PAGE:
How to Set Up and Run a Productive Meeting

Igor K
June 14, 2024

“You have a meeting to make a decision, not to decide on a question”.

Bill Gates

Meetings can easily become an onerous element of any leader. When they’re scheduled back-to-back, they a) consume more time than you thought they would and b) don’t solve a thing.

With this article, we want to ensure that, if a meeting is needed, you have the exact tools to make it productive, engaging and, finally, get the work done while the meeting is on.

The Key Learning Points

  1. How to prevent cognitive overload and improve information retention.
  2. Ensuring inclusiveness.
  3. Creating an engaging environment.
  4. Asynchronous work and the mindset needed for productive teamwork.

The Harvard Business Review found it’s too hard for humans to say no to a meeting invite. Some of the reasons are the now infamous FOMO and the false belief that everything is urgent.

Now, we all know that extroverts enjoy interaction while introverts would rather avoid meetings altogether. In both instances, however, the event can cause cognitive overload.

Preventing Cognitive Overload and Improving Retention of Information

It happens when a meeting triggers stress and anxiety. For example, a technical meeting that requires extra concentration from attendees.

The key here is to avoid overwhelming people with too much, too quickly.

Always remember that some people in the meeting don’t have a technical background so go easy with the tech jargon.

Never assume knowledge. Never make it harder than it needs to be for the people in the room. Instead, use metaphors and analogies to bridge that gap.

Next, be clear about the structure and agenda of the meeting so people know what to expect.

During the meeting, pay close attention to the speed at which you deliver points. In other words, give people the necessary time to digest and process information so they can better retain it.

And, whenever possible, deliver content with a hands-on activity because it improves learning and personal connections between the people.

Also, debrief during and at the end of every topic (and meeting) to ensure that everybody is a) engaged and b) understands. Ask open-ended questions like, “What particularly excites you from today’s meeting and is there something that worries you?”

What to do if an attendee zoned out?

  • Throw in a fun question to distract people or bring attention back.
  • Make them move.
  • Change the tempo.

Inclusiveness

Our brains register exclusion the same way they register physical pain. And without that sense of belonging, fear and anxiety kick in. Consequently, we shut down.

So, to increase inclusions in meetings, allow all participants an equal opportunity to participate and contribute.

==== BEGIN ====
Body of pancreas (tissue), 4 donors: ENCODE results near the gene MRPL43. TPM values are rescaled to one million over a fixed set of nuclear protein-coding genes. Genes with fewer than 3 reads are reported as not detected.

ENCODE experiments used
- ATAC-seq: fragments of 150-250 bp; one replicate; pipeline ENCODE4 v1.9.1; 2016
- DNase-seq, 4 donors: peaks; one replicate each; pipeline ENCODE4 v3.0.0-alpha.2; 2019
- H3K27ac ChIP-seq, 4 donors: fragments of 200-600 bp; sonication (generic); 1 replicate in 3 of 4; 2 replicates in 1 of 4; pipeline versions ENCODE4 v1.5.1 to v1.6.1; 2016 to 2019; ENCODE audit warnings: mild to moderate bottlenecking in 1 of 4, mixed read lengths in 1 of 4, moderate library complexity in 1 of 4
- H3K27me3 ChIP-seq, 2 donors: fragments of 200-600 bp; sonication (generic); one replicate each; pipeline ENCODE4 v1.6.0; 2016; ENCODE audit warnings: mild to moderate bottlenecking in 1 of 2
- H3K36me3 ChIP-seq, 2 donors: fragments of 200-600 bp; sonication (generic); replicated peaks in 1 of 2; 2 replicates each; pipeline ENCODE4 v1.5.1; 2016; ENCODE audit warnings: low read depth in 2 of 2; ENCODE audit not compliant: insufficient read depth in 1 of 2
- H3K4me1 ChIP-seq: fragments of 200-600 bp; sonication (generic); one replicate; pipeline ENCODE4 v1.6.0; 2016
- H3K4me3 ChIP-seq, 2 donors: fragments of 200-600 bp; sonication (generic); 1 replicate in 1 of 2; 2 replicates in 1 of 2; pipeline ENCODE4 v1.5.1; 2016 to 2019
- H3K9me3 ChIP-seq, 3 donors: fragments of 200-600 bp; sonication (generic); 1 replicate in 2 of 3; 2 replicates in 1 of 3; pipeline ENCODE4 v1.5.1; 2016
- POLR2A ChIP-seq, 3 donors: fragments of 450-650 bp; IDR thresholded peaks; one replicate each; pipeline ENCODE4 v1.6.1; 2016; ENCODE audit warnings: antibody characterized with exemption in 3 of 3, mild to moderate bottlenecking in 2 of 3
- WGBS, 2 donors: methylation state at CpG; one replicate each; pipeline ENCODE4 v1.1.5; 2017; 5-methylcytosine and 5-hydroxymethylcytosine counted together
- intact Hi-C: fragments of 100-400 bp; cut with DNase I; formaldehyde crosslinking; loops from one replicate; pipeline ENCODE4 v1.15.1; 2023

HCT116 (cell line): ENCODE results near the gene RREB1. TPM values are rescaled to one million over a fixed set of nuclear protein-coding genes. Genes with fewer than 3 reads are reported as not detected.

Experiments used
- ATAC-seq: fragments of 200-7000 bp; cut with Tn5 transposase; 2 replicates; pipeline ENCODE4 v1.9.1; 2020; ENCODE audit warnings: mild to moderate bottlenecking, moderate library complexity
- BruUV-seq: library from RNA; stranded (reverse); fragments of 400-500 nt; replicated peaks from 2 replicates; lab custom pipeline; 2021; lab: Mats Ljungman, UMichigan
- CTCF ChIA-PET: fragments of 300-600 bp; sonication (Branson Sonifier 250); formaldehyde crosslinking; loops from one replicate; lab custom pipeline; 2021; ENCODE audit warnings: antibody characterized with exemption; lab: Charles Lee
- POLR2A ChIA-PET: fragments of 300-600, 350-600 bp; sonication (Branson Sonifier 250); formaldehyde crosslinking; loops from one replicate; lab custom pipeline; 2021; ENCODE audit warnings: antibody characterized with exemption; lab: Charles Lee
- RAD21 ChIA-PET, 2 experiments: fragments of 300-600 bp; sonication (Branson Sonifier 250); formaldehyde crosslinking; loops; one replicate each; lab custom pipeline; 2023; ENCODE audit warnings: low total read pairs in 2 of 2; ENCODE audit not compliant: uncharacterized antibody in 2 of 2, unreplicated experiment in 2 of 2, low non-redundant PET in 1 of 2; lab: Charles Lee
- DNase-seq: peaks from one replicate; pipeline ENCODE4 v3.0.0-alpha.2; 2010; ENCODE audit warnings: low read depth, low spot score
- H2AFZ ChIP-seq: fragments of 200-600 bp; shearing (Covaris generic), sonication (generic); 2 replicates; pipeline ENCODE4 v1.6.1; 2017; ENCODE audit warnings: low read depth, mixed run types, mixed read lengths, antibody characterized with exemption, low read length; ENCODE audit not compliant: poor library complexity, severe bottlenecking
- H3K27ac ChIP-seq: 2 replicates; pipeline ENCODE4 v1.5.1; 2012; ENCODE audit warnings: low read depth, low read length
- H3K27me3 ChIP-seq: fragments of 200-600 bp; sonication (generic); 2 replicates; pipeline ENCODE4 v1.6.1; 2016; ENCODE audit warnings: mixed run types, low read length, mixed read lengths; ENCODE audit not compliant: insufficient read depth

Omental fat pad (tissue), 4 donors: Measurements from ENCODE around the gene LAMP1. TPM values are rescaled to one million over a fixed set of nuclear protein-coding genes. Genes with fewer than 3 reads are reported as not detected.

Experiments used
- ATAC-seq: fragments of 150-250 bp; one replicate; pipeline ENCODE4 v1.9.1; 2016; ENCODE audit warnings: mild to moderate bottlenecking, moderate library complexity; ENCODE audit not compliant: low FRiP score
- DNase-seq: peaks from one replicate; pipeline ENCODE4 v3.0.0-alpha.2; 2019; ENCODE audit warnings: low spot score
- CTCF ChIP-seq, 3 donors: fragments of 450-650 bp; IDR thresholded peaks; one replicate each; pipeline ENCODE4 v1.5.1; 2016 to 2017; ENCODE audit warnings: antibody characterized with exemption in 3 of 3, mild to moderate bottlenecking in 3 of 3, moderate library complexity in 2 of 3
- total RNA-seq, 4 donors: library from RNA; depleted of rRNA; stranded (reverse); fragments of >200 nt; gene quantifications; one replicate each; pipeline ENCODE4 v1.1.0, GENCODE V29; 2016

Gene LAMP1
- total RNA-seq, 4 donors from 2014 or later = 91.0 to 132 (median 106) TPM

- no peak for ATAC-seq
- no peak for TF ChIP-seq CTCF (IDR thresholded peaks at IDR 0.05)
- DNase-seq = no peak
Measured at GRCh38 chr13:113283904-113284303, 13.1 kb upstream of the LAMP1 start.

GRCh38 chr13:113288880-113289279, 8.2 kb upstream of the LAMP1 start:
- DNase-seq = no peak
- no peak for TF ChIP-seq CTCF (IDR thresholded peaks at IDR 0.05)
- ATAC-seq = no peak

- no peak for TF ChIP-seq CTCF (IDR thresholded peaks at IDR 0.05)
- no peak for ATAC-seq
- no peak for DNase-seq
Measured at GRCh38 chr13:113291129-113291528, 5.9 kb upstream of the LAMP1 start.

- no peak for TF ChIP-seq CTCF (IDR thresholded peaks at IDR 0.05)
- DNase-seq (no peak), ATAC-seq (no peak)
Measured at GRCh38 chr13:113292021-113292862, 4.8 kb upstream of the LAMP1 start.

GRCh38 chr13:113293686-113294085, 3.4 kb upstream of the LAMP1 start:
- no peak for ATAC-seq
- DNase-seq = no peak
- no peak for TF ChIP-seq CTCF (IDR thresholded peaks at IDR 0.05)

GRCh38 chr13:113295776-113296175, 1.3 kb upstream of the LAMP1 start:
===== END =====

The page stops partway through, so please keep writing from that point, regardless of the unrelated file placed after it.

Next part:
But for that to happen, you must create a safe environment where everybody feels comfortable to speak and be heard.

There is, however, a slight problem with this. You see, what extroverts perceive as a safe environment, introverts may not.

Timothy Clark, founder and CEO of Leader Factor and a recognised expert in psychological safety found that introverts, particularly women, have the worst time during meetings.

Unlike extroverts, introverts need time to absorb information and reflect on questions. To tackle this, distribute the meeting agendas in advance.

Introverts also shy away from verbal processing and prefer to crystallise their thinking before vocalising it. In other words, they like a finished product.

And since they experience fatigue rather quickly, you should hold shorter meetings.

Creating an Engaging Environment

  • Use tools.
  • Run a creative sprint, different from daily stand-ups or retros.
  • Do one-on-one walking
  • Use specialised apps (eg, SpatialChat, Gather…)

Asynchronous Work and Required Mindset

“The longer the meeting, the less is accomplished”.

Tim Cook

Lately, a lot of workplaces are adopting asynchronous work. A good example is GitLab. According to them, the easiest way to enter into an asynchronous mindset is to ask this simple question:

How would I deliver this message, present this work or move this project forward right now if no one else on my team or in my company were awake?

If the answer is, “I must wake everybody up”, then it’s fair to call a meeting.

Maintaining a Productive Meeting

  • Leave as much as possible for asynchronous collaboration outside the meeting.
  • Assign duties at the end of it (if you fail to do it, the meeting is pointless).
  • Assign a supervisor (to track and report deliveries).
  • Follow up on items you didn’t cover and revisit each in the next meeting.
  • You don’t have to lead every meeting (remember inclusiveness).

In Module 1 of our Digital MBA for Technology Leaders (Leadership and Team Building), expert lecturers break down the meeting issues in detail and provide actionable solutions to each problem. We briefly went over a few of them here, but that was just the tip of the iceberg. For example, how to identify introverts/extroverts or how to assign specific tasks and to whom.

Remember, meetings are, effectively, problem-solving sessions, and it is imperative to understand every aspect of them to, ultimately, make them productive.

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